Are Legal Briefs Filed With A Court Covered By Copyright?
from the yes,-but... dept
Federal court rulings, since they’re produced by the federal government are public domain materials, but a few months ago, when I was writing about a court filing, I wondered if the same applied to briefs filed by private parties with the court. As with so many things, I sent a quick email to Eric Goldman to get his take on it. He pointed out that, technically, the brief probably was covered by copyright, but there could be a strong public interest/fair use claim in being able to post it online. However, it was not entirely clear. I guess it should come as no surprise that this is now becoming a specific legal issue itself. Michael Scott points us to a story about a lawyer claiming that legal publishing services LexisNexis and Westlaw, which both publish legal filings and rulings, were violating his copyright on a brief he had filed, in redistributing it (for profit).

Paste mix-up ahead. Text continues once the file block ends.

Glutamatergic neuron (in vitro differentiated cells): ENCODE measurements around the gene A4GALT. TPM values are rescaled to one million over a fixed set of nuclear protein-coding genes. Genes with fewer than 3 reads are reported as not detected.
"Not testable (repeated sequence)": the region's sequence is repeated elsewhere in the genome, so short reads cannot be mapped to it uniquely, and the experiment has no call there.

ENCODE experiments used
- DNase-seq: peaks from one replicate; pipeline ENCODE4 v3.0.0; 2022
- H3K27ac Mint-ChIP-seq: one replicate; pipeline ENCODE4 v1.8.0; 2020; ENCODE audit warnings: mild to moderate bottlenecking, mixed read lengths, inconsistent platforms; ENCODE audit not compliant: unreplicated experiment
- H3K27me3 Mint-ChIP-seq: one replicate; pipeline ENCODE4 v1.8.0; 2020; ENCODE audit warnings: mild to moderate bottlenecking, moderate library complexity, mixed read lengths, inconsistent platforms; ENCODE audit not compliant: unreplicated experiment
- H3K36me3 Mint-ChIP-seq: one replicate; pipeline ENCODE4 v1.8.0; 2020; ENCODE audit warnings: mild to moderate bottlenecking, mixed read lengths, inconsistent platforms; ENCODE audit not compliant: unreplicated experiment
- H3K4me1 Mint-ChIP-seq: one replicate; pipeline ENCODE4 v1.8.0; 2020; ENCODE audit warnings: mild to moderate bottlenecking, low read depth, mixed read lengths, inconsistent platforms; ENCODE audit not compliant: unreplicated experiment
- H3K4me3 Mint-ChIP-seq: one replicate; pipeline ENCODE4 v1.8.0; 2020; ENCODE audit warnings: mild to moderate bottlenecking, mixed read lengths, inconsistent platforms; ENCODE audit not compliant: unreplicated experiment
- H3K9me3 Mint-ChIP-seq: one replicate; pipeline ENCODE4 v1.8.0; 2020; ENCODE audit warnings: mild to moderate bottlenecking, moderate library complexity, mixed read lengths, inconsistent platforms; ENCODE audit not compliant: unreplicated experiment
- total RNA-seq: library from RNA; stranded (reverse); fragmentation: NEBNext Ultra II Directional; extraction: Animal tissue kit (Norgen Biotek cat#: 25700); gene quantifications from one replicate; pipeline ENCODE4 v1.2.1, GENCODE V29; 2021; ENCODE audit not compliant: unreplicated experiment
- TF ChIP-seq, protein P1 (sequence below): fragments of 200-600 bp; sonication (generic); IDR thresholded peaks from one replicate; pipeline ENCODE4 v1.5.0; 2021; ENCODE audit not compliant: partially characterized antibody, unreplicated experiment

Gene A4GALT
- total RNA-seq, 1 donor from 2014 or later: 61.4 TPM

As you know, unique content is automatically covered by copyright as soon as it’s expressed in some permanent form. And considering that most filings are unique works (not boilerplate stuff), there’s a pretty strong argument that they should be covered by copyright (and, in theory, a lawyer could register the works, though I would doubt that’s common). This isn’t necessarily a good thing and doesn’t make much real sense — but it’s the sort of bizarre situation you end up in when you automatically put copyright on any form of expression. While some are arguing that since the document has been filed publicly in court, it’s now public material and can be reposted, it’s not at all clear the law supports that position. Of course, the law probably should make this clear. Allowing copyright on legal filings would create quite a mess. It would seem like there’s a very strong public interest/fair use claim on why it should be fair for anyone to redistribute such documents (whether for profit or not), but we may soon find out what a court has to say about that.